Jo Anne B's Reviews > South of Superior

South of Superior by Ellen Airgood
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Aug 05, 11

Read from August 04 to 05, 2011

The premise of this book was not believeable. What 35 yr old engaged woman is going to give up her job, apartment, and relationship in order to go wipe some stranger's butt in another state just because her dead estranged grandfather's lover asks her to? Only a fool does that. Are we supposed to think Madeline is some kind of good person and martyr for doing this? Dumb is the only thing that comes to my mind.

Madeline's mother was pregnant with her at 15 and dropped out of high school to work the streets in Michigan and after she gave birth, abandoned her daughter and just left. Her father refused to take custody of Madeline so she ended up being raised by a neiighbor, Emme, who then moved to Chicago. This woman loved Madeline and raised her like a mother would. But then she got sick, Madeline tended to her care and inherited her apartment and some money when she died. She worked as a waitress and had been with her fiance for 3 years. Ok, so she really didn't have a career and spent her most recent times taking care of an elderly woman. So it would make sense if she used this time now to think about her career and do something for herself. But she gets a letter in the mail from a lady, Gladys, she never met who dated her grandfather whom she doesn't remember other than knowing that he didn't want to take care of her when her mother left. So we are supposed to believe that she quits her job, breaks off her engagement, and is on her way the next day to Michigan to take care of a stranger.

Gladys had promised room and board and a small amount of money in return for tending to Arbutus. When Madeline finally arrives Gladys is super mean to Madeline and full of secrets and guilt, everyone in town is poor and can't pay their bills, so Madeline won't be getting paid for her services and they don't have enough money to buy groceries. Gladys is being sued by the grocery store for not paying for her food, she hasn't paid her property taxes or utility bills, and owns a decrepid, nonfunctional hotel. Madeline barely watches over Abutus, goes on tons of walks, and ends up getting a job as a waitress. How is this better than her life in Chicago?

Madeline went to Michigan because "she had nothing to lose" despite having a job, apartment, fiance, and friends. After being raised by a kind, caring, loving, and compassionate woman she still felt the "emptiness inside was more real and more pressing" having been abandoned by her biological family. Why would she even care about them? She never met them. She was just a baby and then Emme took her and raised her like her own daughter in Chicago. Why would she care about a family that didn't care about her? And didn't she care about her fiance? To up and leave him like that is absurd. Isn't that like what her real mom did to her? Didn't she resent that?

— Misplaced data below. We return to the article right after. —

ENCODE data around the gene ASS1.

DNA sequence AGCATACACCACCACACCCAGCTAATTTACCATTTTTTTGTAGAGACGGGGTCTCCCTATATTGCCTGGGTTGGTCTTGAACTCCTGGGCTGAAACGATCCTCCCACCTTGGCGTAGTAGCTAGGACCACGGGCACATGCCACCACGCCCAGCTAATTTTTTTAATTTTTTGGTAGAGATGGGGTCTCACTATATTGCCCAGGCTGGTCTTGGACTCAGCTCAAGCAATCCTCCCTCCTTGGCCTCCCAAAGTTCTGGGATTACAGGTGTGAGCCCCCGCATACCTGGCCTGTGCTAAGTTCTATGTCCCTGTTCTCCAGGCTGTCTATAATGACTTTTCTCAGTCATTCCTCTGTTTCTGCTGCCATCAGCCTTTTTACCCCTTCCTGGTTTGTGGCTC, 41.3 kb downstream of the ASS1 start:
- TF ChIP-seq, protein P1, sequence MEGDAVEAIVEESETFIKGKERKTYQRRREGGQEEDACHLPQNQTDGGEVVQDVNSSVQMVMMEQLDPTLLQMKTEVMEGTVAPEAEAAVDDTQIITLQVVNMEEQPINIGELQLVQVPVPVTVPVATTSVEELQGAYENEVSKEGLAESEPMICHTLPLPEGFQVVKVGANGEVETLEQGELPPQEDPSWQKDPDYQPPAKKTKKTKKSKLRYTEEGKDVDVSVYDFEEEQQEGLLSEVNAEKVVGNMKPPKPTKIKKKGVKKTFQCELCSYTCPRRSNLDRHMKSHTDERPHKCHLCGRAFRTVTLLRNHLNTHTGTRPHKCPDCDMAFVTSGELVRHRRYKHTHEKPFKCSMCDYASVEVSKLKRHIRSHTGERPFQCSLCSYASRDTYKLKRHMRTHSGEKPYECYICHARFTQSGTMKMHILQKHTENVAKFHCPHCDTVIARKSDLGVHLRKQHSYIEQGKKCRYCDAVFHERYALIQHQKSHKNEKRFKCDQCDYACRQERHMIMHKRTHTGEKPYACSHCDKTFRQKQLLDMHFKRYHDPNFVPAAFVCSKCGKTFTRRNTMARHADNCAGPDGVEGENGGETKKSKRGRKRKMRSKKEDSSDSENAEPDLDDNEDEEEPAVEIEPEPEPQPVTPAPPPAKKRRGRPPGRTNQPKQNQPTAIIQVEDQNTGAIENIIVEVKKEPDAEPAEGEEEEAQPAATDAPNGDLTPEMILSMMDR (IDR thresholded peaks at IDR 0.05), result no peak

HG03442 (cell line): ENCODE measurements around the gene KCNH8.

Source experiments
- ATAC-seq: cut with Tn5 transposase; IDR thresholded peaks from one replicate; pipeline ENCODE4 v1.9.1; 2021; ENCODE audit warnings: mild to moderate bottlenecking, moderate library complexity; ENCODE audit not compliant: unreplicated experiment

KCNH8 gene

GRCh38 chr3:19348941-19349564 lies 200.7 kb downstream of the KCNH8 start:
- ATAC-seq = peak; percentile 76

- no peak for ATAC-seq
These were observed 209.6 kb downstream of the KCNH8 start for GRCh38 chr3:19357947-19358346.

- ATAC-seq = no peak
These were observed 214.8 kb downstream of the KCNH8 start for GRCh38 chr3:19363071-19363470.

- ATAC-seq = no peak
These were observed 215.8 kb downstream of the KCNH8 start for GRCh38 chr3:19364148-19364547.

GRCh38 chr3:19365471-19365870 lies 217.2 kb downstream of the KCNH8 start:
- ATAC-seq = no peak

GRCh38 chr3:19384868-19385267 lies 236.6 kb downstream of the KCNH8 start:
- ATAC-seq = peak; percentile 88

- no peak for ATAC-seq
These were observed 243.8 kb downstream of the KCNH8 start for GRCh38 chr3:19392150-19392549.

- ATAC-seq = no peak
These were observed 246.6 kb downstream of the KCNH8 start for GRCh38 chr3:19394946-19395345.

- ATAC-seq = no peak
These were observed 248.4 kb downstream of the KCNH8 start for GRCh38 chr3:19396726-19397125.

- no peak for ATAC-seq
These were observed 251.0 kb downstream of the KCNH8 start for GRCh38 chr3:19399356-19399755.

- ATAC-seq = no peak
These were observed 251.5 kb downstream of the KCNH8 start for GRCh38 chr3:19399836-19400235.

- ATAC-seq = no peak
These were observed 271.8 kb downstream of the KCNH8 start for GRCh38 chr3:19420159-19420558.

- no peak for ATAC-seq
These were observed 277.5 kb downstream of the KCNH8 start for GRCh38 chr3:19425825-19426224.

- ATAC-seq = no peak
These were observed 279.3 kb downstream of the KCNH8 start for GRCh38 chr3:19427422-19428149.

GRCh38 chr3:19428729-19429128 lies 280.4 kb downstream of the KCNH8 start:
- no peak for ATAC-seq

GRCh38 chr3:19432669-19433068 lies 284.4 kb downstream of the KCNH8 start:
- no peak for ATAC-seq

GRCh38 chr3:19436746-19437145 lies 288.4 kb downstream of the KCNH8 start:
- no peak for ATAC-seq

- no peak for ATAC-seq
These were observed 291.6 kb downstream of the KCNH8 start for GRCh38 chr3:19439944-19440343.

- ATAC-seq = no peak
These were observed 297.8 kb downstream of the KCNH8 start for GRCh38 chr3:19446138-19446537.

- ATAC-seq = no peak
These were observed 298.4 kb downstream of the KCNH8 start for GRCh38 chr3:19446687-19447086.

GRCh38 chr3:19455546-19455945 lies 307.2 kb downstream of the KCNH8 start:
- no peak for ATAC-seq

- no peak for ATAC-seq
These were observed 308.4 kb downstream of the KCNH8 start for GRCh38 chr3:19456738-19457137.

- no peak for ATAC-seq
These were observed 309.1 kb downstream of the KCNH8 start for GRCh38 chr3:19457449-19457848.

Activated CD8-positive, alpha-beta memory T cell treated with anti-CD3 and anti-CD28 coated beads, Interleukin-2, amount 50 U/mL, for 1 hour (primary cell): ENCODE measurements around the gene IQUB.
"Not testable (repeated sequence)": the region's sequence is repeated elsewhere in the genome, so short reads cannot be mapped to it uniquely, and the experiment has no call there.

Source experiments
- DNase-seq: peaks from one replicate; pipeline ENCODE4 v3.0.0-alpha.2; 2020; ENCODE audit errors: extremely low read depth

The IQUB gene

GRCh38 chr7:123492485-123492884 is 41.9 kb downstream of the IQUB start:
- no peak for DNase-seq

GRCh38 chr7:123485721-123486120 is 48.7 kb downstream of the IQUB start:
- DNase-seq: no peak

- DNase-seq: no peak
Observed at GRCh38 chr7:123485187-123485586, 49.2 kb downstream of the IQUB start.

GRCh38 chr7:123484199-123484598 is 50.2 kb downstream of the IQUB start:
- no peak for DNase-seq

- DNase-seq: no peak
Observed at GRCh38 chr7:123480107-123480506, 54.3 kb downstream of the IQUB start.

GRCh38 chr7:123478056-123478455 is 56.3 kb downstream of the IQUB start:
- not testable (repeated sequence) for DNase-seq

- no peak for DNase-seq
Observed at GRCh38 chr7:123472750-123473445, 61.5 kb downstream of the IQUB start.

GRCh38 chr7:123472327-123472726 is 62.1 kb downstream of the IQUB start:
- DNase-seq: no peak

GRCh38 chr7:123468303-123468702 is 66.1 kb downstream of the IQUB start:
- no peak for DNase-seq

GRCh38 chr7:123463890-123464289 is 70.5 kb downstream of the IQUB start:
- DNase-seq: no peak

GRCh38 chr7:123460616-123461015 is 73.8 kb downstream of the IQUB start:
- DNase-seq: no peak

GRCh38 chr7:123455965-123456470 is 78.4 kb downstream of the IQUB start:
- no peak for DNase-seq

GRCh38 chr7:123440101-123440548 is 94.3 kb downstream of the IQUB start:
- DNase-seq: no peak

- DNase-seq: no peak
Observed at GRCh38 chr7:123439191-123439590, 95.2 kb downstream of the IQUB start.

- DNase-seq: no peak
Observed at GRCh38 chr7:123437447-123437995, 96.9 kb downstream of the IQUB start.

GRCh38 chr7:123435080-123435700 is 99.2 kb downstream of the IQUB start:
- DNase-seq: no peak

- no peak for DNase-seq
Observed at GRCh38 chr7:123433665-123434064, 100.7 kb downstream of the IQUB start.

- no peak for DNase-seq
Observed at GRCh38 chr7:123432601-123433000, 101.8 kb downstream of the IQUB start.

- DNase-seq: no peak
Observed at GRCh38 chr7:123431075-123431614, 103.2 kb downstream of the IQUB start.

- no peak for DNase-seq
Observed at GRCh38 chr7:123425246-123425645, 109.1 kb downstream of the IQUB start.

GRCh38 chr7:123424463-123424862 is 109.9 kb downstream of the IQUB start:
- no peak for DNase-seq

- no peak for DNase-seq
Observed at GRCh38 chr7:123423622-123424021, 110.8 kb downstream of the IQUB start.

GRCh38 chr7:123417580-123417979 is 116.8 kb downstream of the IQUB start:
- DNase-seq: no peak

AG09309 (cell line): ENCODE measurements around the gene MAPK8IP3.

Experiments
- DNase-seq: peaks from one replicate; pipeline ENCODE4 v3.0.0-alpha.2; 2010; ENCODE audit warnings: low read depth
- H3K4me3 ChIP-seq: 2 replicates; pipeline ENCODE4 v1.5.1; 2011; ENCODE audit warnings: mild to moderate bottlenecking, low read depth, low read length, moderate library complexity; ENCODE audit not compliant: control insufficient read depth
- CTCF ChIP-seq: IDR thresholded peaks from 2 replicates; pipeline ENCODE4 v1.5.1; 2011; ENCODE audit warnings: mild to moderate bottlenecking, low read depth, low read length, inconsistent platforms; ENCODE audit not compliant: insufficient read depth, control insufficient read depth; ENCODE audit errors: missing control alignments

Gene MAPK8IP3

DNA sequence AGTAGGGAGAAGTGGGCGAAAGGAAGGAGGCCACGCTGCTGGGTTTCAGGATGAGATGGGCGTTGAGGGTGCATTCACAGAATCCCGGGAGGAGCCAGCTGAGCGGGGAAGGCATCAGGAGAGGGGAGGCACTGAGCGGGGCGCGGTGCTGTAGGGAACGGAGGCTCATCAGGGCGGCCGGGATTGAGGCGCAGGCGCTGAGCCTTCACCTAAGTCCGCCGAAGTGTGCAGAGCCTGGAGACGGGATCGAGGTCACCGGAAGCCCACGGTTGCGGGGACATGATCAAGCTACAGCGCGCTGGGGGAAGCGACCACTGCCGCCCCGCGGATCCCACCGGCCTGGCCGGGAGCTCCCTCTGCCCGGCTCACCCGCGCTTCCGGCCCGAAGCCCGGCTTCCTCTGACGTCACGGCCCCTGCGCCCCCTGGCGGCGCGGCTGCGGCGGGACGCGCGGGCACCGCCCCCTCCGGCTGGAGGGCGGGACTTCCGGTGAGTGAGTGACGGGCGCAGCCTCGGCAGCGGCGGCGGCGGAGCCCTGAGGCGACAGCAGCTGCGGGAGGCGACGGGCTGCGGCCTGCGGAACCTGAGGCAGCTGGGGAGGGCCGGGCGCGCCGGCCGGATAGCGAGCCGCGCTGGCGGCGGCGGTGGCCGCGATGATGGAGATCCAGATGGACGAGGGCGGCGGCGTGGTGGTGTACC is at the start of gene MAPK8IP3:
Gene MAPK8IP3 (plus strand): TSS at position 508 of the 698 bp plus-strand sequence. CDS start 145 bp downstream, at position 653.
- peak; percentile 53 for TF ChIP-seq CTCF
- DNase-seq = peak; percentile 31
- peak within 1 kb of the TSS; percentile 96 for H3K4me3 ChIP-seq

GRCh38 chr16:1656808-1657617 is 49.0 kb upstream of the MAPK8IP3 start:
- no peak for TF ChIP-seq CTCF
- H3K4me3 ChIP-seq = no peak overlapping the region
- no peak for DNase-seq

After a while, Madeline feels invested in the town. This occurs after crashing her boss's truck and not showing up to work getting her fired from her job. And to think that she has the nerve to call her ex-fiance and ask him for money to fix the truck! And he said yes! Who are these people? She also left candles burning in the abandoned hotel which ended up starting a fire. She was super rude and judgemental of the people in town. But she adapts and ends up caring for all of them, selling her Chicago apartment, buying the hotel, falling in love with her former boss (who only started a relationship with her after the druggie, prostitute lady he loved crashed her car and got paralyzed and pushed him away) and they raise the druggie woman's son together.

But Madeline "wanted to stay there and be a part of something". "Everybody in this tribe didn't love each other. They disagreed and gossiped and argued; they laid traps for each other and rejoiced when the trap was sprung; they relished placing blame wherever it would stick and took pleasure in one another's mistakes. But when there was trouble there was help." Pretty messed up that a woman born into a dysfunctional famiy but raised by a normal one can only find true comfort in a dysfunctional town. I'd say this book is quite a bit ways south of superior.
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